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Table Of Contents  The Online Freelancing Guide
 >  Planning and Managing Your Online Freelancing Business
      >  Building and Tuning Your Profile and Portfolio

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Picking Effective Keywords
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Key Strategy Tips for New Freelancers
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The Portfolio - Putting Your Best Foot Forward
(Page 1 of 2)

One of the most important parts of your freelancing marketplace profile is your portfolio. Like its physical counterpart, your online portfolio contains a collection of past work samples for clients to view when they are considering hiring you for a project. And like a physical portfolio, its contents can make or break your business.

The Benefits of Portfolio Samples

The portfolio is a feature that benefits all of the parties involved in the online freelancing process. Clients are able to see what contractors are actually capable of, in a way that is more concrete than relying on resumes and text descriptions in proposals. Freelancing sites benefit through the increased chance of a project being fulfilled. But it is arguably contractors who can benefit the most from the portfolio, in several different ways.

First, there is the principle that showing beats telling. Anyone can claim to be an expert writer, professional designer or experienced Web designer, but the portfolio allows you to demonstrate that you are what you claim to be. Clients are much more likely to trust you if they can see what you’ve done.

Beyond this matter of competency, portfolio samples also allow clients to assess your style. Many clients have a hard time expressing what they want; these folks get stuck in a difficult “I know it when I see it” mode, which can be very frustrating for both them and contractors bidding on their listings. Some of these clients will be able to tell from your portfolio if the type of work you do is similar to what they want. Even better, they may find something in your portfolio that strikes a chord with them or shares characteristics with what they are trying to accomplish, and pointing this out to you can help you understand much better what needs to be done. The portfolio is especially valuable for those in artistic fields for this reason.

Finally, your portfolio helps protect you by insulating you against clients who ask for custom samples and mock-ups for specific projects. These are often prohibited by marketplace site terms of service, and are often a bad idea even if they are allowed—clients sometimes use these innocent-sounding requests to take advantage of your work and creativity without paying you. Absent the portfolio, a client might be justified in asking for a custom sample; with one, a client who insists on a mock-up before project award is usually telegraphing his or her intentions.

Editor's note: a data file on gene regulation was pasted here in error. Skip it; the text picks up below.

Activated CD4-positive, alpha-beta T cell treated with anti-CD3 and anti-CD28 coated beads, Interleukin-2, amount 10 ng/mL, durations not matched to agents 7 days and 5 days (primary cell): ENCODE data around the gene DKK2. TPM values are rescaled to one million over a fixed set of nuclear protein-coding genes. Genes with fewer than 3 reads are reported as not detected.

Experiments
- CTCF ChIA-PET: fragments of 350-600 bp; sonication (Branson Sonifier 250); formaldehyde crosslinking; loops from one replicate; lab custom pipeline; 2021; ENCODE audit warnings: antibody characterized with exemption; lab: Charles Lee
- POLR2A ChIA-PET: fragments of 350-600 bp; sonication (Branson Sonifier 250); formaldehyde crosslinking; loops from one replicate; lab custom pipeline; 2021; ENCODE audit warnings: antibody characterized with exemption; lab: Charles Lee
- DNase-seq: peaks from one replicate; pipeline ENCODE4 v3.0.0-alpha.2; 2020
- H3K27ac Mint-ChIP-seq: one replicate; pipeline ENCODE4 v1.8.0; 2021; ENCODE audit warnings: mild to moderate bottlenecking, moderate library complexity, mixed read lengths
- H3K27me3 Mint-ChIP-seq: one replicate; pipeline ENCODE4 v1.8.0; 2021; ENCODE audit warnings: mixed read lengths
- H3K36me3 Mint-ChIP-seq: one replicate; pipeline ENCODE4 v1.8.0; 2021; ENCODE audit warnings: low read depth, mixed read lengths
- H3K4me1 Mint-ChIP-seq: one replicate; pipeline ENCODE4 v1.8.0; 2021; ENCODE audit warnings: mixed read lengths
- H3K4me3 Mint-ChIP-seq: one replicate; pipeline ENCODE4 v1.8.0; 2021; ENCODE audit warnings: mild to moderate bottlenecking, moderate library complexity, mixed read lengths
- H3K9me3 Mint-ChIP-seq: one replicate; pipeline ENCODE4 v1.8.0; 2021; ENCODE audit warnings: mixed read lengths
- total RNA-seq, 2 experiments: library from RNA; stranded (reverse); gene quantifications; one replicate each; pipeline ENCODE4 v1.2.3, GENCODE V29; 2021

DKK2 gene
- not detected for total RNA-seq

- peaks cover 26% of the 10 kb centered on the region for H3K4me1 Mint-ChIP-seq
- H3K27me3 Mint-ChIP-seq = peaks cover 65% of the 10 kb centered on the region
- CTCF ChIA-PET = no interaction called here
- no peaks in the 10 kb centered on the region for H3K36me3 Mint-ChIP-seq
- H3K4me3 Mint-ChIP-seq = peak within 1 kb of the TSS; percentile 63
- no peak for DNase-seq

What to Include in the Portfolio

Obviously, you want your portfolio to present yourself and your capabilities in the best possible light. Here are a few things to keep in mind:

  • Quality: You want to put only your best-quality work in the portfolio. This would seem to go without saying, but hey, I just said it. :)

  • Quantity: The number of items in the portfolio may be limited by the freelancing site you’re using; if not, then you’ll be faced with a trade-off. A large number of samples shows more of your capabilities and may impress some clients, but it may turn others off. An argument can also be made that only a small percentage of your work is really your best, and even if you’re very good, selecting the “best of the best” may be superior to just putting a lot of items in there.

  • Appearance: Sometimes, a piece of work may be very good, but may not appear that great in the portfolio because of technical limitations. Remember that most clients won’t be doing more than skimming through your portfolio, so if possible, focus on samples that will catch the eye and make an impression.

  • Breadth: Your portfolio should contain a variety of selections representing all of the types of work you do. This is another argument for avoiding an oversized portfolio, since too many items may mean that some clients look at only a few similar items and miss the others.

  • Relevance: Notwithstanding what I just said about variety, try to choose samples that are as relevant as possible to the type of bids you’re trying to win. You may be looking for writing projects, for example, but there are many kinds of writing. If you’re looking to write novels, a chapter from a novel you’ve written previously will be more persuasive than, say, articles about restaurants.

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Picking Effective Keywords
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Key Strategy Tips for New Freelancers
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Last Site Update: February 1, 2012

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